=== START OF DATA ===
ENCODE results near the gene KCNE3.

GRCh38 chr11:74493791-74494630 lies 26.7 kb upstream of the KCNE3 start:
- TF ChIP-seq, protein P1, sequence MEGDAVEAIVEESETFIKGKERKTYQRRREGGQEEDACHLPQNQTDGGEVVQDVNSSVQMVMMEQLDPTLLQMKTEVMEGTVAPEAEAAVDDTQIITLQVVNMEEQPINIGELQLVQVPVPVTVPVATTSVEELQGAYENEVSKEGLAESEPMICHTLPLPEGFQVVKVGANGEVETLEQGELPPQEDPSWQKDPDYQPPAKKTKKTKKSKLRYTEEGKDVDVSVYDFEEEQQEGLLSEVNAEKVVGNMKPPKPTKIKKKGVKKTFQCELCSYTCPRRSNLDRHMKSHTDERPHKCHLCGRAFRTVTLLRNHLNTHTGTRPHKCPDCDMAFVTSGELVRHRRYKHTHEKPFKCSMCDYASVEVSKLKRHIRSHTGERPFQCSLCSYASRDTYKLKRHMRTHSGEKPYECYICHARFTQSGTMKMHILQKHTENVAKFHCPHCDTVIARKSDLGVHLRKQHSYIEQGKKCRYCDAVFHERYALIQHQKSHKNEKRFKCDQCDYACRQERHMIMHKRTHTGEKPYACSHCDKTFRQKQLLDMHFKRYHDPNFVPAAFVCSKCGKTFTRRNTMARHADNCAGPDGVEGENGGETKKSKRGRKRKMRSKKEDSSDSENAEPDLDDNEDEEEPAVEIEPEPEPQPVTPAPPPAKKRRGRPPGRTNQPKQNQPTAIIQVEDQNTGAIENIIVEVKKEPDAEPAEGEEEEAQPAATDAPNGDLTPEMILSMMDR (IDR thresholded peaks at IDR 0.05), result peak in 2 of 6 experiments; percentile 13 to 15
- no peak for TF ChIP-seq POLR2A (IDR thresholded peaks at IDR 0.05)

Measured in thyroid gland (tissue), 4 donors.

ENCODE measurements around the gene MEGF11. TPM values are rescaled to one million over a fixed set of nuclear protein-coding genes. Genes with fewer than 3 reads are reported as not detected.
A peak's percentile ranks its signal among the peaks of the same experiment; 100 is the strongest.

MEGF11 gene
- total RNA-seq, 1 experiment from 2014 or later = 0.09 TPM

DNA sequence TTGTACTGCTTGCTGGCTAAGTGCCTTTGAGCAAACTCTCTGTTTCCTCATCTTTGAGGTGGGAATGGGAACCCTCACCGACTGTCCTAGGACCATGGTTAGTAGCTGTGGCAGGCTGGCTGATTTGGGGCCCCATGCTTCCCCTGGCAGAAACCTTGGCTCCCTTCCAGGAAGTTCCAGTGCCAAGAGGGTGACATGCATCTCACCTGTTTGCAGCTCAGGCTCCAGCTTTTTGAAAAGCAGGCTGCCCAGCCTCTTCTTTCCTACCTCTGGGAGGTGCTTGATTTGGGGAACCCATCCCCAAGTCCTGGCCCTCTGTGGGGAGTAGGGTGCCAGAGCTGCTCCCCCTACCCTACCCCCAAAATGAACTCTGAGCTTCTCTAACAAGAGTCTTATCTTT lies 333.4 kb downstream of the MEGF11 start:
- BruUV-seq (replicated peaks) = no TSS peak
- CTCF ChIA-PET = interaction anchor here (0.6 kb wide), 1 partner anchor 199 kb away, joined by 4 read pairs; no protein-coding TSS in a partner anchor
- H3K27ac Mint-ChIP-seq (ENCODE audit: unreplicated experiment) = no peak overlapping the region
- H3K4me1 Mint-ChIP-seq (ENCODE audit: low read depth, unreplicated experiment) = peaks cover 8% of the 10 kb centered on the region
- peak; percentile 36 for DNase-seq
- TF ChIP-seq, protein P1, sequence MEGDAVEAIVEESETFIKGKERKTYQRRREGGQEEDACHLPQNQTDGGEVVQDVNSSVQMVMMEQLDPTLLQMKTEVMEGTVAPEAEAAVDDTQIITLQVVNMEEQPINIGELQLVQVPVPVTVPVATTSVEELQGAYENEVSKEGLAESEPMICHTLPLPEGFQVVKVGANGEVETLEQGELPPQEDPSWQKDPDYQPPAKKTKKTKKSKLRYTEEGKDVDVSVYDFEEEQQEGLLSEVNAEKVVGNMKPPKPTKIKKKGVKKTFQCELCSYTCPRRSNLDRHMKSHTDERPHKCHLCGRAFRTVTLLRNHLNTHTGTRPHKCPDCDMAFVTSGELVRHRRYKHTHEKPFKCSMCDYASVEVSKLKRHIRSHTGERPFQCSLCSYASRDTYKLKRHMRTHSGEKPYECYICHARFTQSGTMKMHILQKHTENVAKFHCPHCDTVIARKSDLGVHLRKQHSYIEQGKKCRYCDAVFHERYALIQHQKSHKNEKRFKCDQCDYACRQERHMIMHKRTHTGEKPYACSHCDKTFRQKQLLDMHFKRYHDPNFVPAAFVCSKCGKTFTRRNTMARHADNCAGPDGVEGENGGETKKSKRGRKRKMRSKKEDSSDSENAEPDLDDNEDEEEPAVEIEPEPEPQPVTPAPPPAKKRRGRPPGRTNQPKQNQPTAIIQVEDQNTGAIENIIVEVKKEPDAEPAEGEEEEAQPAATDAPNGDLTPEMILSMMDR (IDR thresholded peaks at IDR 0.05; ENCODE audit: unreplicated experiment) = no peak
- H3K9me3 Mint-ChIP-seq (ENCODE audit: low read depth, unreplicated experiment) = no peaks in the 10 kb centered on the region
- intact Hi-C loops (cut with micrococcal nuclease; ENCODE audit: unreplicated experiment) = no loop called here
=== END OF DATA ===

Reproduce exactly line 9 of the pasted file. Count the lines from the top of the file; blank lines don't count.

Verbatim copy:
- total RNA-seq, 1 experiment from 2014 or later = 0.09 TPM